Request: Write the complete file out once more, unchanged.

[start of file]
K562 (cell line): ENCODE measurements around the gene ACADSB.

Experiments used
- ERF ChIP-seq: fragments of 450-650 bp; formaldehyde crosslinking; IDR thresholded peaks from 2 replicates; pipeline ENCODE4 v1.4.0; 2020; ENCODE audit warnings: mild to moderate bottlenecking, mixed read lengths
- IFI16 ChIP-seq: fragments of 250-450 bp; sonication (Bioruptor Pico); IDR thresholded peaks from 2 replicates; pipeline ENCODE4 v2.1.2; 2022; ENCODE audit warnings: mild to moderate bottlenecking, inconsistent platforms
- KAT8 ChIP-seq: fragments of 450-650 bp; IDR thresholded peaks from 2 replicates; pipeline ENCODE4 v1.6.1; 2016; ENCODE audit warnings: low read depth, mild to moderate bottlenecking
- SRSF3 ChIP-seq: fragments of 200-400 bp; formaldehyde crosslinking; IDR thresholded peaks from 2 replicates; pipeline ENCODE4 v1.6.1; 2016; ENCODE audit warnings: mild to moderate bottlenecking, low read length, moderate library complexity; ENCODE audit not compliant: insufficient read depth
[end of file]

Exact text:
K562 (cell line): ENCODE measurements around the gene ACADSB.

Experiments used
- ERF ChIP-seq: fragments of 450-650 bp; formaldehyde crosslinking; IDR thresholded peaks from 2 replicates; pipeline ENCODE4 v1.4.0; 2020; ENCODE audit warnings: mild to moderate bottlenecking, mixed read lengths
- IFI16 ChIP-seq: fragments of 250-450 bp; sonication (Bioruptor Pico); IDR thresholded peaks from 2 replicates; pipeline ENCODE4 v2.1.2; 2022; ENCODE audit warnings: mild to moderate bottlenecking, inconsistent platforms
- KAT8 ChIP-seq: fragments of 450-650 bp; IDR thresholded peaks from 2 replicates; pipeline ENCODE4 v1.6.1; 2016; ENCODE audit warnings: low read depth, mild to moderate bottlenecking
- SRSF3 ChIP-seq: fragments of 200-400 bp; formaldehyde crosslinking; IDR thresholded peaks from 2 replicates; pipeline ENCODE4 v1.6.1; 2016; ENCODE audit warnings: mild to moderate bottlenecking, low read length, moderate library complexity; ENCODE audit not compliant: insufficient read depth